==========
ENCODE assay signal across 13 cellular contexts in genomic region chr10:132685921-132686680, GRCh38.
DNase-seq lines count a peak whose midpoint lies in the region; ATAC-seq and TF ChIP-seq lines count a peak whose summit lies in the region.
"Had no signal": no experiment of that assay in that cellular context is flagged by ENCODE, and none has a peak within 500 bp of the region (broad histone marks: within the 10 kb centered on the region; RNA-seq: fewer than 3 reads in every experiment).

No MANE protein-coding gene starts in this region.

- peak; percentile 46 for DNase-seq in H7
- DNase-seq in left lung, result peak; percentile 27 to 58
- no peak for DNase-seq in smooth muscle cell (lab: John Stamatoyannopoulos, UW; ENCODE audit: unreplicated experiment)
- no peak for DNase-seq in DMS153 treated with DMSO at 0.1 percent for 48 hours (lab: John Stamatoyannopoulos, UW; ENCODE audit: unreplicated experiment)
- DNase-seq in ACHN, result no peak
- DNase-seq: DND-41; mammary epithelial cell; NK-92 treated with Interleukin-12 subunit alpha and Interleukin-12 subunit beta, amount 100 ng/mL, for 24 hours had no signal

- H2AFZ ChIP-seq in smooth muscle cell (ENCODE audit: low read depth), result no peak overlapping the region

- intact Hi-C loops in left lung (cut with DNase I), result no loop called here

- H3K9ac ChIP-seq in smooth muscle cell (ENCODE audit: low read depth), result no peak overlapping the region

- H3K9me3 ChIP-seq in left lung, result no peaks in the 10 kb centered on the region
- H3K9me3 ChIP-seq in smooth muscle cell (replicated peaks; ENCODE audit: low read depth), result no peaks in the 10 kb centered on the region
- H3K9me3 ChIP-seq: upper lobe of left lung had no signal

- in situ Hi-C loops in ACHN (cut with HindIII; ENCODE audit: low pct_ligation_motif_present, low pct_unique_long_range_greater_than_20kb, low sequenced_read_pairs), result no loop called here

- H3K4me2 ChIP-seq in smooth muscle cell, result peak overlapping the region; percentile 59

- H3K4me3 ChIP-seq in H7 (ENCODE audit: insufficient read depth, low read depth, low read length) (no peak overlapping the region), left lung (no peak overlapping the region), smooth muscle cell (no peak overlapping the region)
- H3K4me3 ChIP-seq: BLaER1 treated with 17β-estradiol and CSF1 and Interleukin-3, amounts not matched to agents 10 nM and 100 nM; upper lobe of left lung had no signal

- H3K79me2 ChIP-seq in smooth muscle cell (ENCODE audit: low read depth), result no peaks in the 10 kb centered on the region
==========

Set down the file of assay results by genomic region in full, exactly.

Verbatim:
ENCODE assay signal across 13 cellular contexts in genomic region chr10:132685921-132686680, GRCh38.
DNase-seq lines count a peak whose midpoint lies in the region; ATAC-seq and TF ChIP-seq lines count a peak whose summit lies in the region.
"Had no signal": no experiment of that assay in that cellular context is flagged by ENCODE, and none has a peak within 500 bp of the region (broad histone marks: within the 10 kb centered on the region; RNA-seq: fewer than 3 reads in every experiment).

No MANE protein-coding gene starts in this region.

- peak; percentile 46 for DNase-seq in H7
- DNase-seq in left lung, result peak; percentile 27 to 58
- no peak for DNase-seq in smooth muscle cell (lab: John Stamatoyannopoulos, UW; ENCODE audit: unreplicated experiment)
- no peak for DNase-seq in DMS153 treated with DMSO at 0.1 percent for 48 hours (lab: John Stamatoyannopoulos, UW; ENCODE audit: unreplicated experiment)
- DNase-seq in ACHN, result no peak
- DNase-seq: DND-41; mammary epithelial cell; NK-92 treated with Interleukin-12 subunit alpha and Interleukin-12 subunit beta, amount 100 ng/mL, for 24 hours had no signal

- H2AFZ ChIP-seq in smooth muscle cell (ENCODE audit: low read depth), result no peak overlapping the region

- intact Hi-C loops in left lung (cut with DNase I), result no loop called here

- H3K9ac ChIP-seq in smooth muscle cell (ENCODE audit: low read depth), result no peak overlapping the region

- H3K9me3 ChIP-seq in left lung, result no peaks in the 10 kb centered on the region
- H3K9me3 ChIP-seq in smooth muscle cell (replicated peaks; ENCODE audit: low read depth), result no peaks in the 10 kb centered on the region
- H3K9me3 ChIP-seq: upper lobe of left lung had no signal

- in situ Hi-C loops in ACHN (cut with HindIII; ENCODE audit: low pct_ligation_motif_present, low pct_unique_long_range_greater_than_20kb, low sequenced_read_pairs), result no loop called here

- H3K4me2 ChIP-seq in smooth muscle cell, result peak overlapping the region; percentile 59

- H3K4me3 ChIP-seq in H7 (ENCODE audit: insufficient read depth, low read depth, low read length) (no peak overlapping the region), left lung (no peak overlapping the region), smooth muscle cell (no peak overlapping the region)
- H3K4me3 ChIP-seq: BLaER1 treated with 17β-estradiol and CSF1 and Interleukin-3, amounts not matched to agents 10 nM and 100 nM; upper lobe of left lung had no signal

- H3K79me2 ChIP-seq in smooth muscle cell (ENCODE audit: low read depth), result no peaks in the 10 kb centered on the region